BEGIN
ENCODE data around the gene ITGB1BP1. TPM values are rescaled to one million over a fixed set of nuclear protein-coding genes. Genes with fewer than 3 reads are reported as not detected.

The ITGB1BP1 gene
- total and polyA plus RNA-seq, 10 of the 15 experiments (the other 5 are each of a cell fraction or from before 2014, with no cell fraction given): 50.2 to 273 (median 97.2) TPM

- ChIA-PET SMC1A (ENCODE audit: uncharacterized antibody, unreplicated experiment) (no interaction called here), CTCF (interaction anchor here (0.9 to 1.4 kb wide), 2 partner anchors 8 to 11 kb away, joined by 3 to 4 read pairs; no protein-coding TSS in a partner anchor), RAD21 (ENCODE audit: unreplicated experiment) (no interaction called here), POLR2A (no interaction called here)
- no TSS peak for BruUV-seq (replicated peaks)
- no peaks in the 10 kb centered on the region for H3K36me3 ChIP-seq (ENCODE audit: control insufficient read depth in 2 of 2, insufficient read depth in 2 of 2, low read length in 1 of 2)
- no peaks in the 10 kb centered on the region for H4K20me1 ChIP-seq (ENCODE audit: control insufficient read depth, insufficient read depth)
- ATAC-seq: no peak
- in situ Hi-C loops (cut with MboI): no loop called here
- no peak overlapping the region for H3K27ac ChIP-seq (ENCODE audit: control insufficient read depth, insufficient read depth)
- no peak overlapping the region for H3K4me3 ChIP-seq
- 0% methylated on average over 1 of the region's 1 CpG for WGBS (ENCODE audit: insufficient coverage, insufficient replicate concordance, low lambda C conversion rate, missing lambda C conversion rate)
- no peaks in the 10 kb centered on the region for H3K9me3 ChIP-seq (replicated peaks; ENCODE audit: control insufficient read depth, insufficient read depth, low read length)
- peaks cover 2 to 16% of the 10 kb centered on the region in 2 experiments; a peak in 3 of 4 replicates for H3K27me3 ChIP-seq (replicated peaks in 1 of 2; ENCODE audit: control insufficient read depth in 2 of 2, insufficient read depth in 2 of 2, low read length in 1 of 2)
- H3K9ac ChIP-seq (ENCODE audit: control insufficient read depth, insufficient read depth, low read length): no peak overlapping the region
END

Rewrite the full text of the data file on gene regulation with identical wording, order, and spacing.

ENCODE data around the gene ITGB1BP1. TPM values are rescaled to one million over a fixed set of nuclear protein-coding genes. Genes with fewer than 3 reads are reported as not detected.

The ITGB1BP1 gene
- total and polyA plus RNA-seq, 10 of the 15 experiments (the other 5 are each of a cell fraction or from before 2014, with no cell fraction given): 50.2 to 273 (median 97.2) TPM

- ChIA-PET SMC1A (ENCODE audit: uncharacterized antibody, unreplicated experiment) (no interaction called here), CTCF (interaction anchor here (0.9 to 1.4 kb wide), 2 partner anchors 8 to 11 kb away, joined by 3 to 4 read pairs; no protein-coding TSS in a partner anchor), RAD21 (ENCODE audit: unreplicated experiment) (no interaction called here), POLR2A (no interaction called here)
- no TSS peak for BruUV-seq (replicated peaks)
- no peaks in the 10 kb centered on the region for H3K36me3 ChIP-seq (ENCODE audit: control insufficient read depth in 2 of 2, insufficient read depth in 2 of 2, low read length in 1 of 2)
- no peaks in the 10 kb centered on the region for H4K20me1 ChIP-seq (ENCODE audit: control insufficient read depth, insufficient read depth)
- ATAC-seq: no peak
- in situ Hi-C loops (cut with MboI): no loop called here
- no peak overlapping the region for H3K27ac ChIP-seq (ENCODE audit: control insufficient read depth, insufficient read depth)
- no peak overlapping the region for H3K4me3 ChIP-seq
- 0% methylated on average over 1 of the region's 1 CpG for WGBS (ENCODE audit: insufficient coverage, insufficient replicate concordance, low lambda C conversion rate, missing lambda C conversion rate)
- no peaks in the 10 kb centered on the region for H3K9me3 ChIP-seq (replicated peaks; ENCODE audit: control insufficient read depth, insufficient read depth, low read length)
- peaks cover 2 to 16% of the 10 kb centered on the region in 2 experiments; a peak in 3 of 4 replicates for H3K27me3 ChIP-seq (replicated peaks in 1 of 2; ENCODE audit: control insufficient read depth in 2 of 2, insufficient read depth in 2 of 2, low read length in 1 of 2)
- H3K9ac ChIP-seq (ENCODE audit: control insufficient read depth, insufficient read depth, low read length): no peak overlapping the region